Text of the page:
PUTRAJAYA: Former lawyer N. Pathmanabhan and two of his farm hands are to hang for the murder of cosmetics millionaire Datuk Sosilawati Lawiya and her three aides.
Pathmanabhan, T. Thilaiyalagan and R. Kathavarayan remain on death row after the Federal Court dismissed their appeal and upheld their conviction.
However, the apex court acquitted and discharged another farm hand, R. Matan, due to insufficient evidence against him.
This is the only other murder case apart from the Sunny Ang trial in 1965 that has an extraordinary circumstance – the bodies were never found.
Chief Justice Arifin Zakaria delivered the 37-page judgment yesterday.
“From our careful examination of the evidence, it is our finding there is overwhelming evidence before the court to show that Sosilawati and the three others were murdered at the farm within the time and on the date stated in the charges, and that their murders were committed by the three men acting with common intention,” said Justice Arifin.
He added that the opportunity for Pathmanabhan, Thilaiyalagan and Kathavarayan to commit the murder came the moment the victims entered the farm.
“The totality of the evidence is that the bodies of Sosilawati and the three others were completely incinerated with the use of the logs,” he added.
The court also noted the grim details of the case.
“There was violence in this case. Bloodstains of the deceased persons were found on the bat, two zinc sheets and wall of the farm house. Unless there was violence, no blood would have been splattered on the wall.
“The existence of fear was established. A witness testified that she heard screams during the night of the day in question,” the Chief Justice said.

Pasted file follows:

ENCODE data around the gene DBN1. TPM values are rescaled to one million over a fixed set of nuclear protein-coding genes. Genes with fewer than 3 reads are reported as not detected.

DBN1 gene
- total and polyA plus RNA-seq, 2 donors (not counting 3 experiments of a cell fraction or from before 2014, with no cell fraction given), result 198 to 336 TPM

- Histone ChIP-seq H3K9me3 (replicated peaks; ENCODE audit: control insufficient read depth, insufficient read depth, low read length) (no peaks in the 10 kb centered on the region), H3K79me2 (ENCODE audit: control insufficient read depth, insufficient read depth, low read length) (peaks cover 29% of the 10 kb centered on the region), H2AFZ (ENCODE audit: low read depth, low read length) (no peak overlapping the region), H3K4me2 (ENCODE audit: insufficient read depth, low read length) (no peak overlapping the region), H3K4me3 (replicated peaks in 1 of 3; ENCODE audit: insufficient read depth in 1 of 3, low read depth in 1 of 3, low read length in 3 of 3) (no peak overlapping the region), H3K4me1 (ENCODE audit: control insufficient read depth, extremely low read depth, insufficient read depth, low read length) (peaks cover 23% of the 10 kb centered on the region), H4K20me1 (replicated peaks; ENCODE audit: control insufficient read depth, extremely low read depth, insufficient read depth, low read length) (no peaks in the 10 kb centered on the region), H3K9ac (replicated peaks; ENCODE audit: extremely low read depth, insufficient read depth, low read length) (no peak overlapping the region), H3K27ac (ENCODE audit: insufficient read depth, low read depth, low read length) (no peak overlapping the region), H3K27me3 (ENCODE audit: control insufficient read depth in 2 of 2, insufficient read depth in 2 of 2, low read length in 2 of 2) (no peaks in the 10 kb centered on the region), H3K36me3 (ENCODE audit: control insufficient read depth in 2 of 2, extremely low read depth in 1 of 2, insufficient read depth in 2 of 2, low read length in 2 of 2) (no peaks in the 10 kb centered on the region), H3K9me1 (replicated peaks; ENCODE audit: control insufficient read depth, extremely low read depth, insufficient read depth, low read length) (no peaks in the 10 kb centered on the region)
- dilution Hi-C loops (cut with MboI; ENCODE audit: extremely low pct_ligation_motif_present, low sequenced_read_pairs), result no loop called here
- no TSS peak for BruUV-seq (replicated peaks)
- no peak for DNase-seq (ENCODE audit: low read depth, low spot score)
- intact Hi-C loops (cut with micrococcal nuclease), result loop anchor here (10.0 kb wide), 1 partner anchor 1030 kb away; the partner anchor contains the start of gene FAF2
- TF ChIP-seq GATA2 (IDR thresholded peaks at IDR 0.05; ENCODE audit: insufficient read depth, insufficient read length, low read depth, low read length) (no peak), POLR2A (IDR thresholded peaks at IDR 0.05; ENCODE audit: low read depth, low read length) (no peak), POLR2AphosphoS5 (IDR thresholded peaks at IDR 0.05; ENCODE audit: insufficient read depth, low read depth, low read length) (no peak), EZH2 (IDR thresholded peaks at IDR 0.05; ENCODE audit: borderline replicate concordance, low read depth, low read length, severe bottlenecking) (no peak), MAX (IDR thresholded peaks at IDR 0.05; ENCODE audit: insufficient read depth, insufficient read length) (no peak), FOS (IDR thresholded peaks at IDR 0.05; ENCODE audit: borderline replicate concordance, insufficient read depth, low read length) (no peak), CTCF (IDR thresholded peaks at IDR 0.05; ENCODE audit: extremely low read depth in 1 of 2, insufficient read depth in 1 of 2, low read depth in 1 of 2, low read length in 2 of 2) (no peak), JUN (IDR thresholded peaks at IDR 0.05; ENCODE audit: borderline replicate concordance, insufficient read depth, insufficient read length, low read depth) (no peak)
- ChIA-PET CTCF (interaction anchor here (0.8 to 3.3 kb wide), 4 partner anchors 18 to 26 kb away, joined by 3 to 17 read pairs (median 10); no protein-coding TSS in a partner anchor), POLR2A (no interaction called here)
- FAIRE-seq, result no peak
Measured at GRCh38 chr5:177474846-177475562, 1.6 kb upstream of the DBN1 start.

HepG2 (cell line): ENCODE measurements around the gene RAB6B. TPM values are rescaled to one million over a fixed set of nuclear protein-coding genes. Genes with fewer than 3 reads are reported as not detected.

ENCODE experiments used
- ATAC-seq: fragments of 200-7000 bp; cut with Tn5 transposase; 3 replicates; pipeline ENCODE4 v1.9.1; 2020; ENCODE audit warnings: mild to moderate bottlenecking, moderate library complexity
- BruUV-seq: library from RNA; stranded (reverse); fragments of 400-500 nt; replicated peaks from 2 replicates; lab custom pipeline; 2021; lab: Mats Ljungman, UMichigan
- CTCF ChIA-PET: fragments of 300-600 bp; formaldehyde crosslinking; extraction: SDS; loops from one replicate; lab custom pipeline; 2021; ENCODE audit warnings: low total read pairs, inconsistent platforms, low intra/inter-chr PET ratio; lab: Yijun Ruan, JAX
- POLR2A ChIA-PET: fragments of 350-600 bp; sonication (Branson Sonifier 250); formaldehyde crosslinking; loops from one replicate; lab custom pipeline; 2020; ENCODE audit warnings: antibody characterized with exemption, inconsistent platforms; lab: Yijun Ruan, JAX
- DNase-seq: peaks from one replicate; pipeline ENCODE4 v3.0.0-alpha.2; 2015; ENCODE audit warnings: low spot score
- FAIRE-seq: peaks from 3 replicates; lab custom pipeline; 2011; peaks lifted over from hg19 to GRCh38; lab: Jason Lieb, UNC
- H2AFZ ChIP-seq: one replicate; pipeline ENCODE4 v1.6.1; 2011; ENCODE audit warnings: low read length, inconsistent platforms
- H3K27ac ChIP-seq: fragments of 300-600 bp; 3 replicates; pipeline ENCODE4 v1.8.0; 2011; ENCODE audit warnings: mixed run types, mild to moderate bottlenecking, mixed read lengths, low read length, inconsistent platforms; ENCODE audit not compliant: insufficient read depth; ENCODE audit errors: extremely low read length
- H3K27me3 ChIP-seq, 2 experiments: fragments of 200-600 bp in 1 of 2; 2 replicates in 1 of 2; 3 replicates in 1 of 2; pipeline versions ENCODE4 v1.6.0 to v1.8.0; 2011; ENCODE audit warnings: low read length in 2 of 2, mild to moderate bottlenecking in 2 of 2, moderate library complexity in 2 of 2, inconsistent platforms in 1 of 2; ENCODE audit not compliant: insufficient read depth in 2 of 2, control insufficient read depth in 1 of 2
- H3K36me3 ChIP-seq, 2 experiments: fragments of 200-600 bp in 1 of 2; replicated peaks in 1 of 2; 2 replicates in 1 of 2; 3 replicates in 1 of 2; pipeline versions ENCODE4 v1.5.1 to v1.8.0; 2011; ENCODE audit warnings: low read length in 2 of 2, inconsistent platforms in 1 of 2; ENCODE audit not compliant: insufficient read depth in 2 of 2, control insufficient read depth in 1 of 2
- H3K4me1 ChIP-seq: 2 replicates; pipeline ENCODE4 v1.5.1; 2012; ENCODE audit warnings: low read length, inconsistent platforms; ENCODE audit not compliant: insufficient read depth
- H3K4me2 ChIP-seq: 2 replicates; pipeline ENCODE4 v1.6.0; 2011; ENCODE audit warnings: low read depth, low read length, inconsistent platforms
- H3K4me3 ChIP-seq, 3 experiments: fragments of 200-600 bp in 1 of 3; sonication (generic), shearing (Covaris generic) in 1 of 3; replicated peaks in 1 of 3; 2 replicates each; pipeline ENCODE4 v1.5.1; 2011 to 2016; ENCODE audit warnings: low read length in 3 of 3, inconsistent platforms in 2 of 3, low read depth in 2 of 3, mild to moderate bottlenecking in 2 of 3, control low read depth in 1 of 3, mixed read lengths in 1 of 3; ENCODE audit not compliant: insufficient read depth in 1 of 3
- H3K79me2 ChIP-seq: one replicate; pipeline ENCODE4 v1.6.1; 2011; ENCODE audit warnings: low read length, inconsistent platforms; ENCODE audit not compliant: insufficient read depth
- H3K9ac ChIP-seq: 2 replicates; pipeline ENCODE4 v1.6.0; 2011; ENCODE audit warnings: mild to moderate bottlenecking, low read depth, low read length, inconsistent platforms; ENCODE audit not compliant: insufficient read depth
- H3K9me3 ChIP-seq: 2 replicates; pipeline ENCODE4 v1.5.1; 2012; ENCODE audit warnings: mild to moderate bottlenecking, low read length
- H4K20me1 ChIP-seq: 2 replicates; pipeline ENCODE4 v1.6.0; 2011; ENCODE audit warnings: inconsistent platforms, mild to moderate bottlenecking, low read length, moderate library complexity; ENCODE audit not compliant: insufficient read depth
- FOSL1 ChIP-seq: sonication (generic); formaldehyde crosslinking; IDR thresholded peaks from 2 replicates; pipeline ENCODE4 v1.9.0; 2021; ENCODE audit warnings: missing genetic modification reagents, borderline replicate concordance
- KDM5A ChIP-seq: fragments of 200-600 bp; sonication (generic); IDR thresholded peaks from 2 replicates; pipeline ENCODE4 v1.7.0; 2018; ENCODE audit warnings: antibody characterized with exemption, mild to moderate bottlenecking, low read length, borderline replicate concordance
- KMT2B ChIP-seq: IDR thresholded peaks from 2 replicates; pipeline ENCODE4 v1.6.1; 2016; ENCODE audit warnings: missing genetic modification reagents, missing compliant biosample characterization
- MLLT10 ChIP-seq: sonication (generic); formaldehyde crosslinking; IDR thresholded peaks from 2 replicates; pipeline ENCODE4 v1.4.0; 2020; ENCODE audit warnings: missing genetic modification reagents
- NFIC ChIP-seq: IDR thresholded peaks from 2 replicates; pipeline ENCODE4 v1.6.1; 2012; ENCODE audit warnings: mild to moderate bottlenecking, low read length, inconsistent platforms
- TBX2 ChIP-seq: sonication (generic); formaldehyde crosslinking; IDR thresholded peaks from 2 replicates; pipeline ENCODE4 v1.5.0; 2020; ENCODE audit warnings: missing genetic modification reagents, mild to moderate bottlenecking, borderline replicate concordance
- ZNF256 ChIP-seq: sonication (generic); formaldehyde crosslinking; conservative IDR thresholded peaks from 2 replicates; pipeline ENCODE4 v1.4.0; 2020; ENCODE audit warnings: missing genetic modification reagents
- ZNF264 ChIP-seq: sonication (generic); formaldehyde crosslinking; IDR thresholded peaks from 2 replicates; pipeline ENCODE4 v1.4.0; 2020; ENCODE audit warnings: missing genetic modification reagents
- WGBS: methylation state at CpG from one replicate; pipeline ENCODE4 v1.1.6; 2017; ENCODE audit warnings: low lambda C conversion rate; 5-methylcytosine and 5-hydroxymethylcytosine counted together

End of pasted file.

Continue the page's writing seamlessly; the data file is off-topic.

After the murder, physical items owned by the deceased persons were disposed of and scattered at various locations.
“Personal items belonging to the deceased persons like the Seiko watch, the Bell & Ross watch, and the Blackberry handphones were simply thrown away, except for Noorhisham’s watch which was discovered from a witness.
“It goes against all logic for poor farm hands to dispose of these items, unless ordered by someone. Only a person who wields power over them could give such an order,” added Justice Arifin.
Other judges who sat on the five-men bench were Chief Judge of Sabah and Sarawak Richard Malanjum, Justices Suriyadi Halim Omar, Azahar Mohamed and Zaharah Ibrahim.
Pathmanabhan, Thilaiyalagan, Kathavarayan and Matan did not react after Justice Arifin delivered the judgment.
Justice Arifin said the only evidence connecting Matan to the crime was that he was seen by a witness unloading logs at the farm a day before the murder.
He was also seen by another witness (who later turned hostile) at the farm in Banting at 10pm on the day of the murder.
“However, we hold that it is unsafe to rely on the evidence of a witness who was rightly declared hostile by the learned trial judge,” said Justice Arifin.
The Chief Justice said Matan was also not involved in the discovery of items found in the case.
“In view of the above, we hold that the learned trial judge had erred in calling upon Matan to enter his defence at the close of the case for the prosecution,” he added.
The disappearance of Sosilawati, 47, along with her driver Kamaruddin Shamsuddin, 44, bank officer Noorhisham Mohamad, 38, and lawyer Ahmad Kamil Abdul Karim, 32, made headlines in August 2010.
Pathmanabhan and the three farm hands were subsequently arrested and charged with the murders in a high-profile trial that started on July 4, 2011.
They were charged with committing the murder at Lot 2001, Jalan Tanjong Layang, Tanjung Sepat, in Banting between 8.30pm and 9.45pm on Aug 30, 2010.
Although this is the final legal avenue, the three men can still file a petition for clemency to the Selangor Pardons Board to commute the death sentence to imprisonment.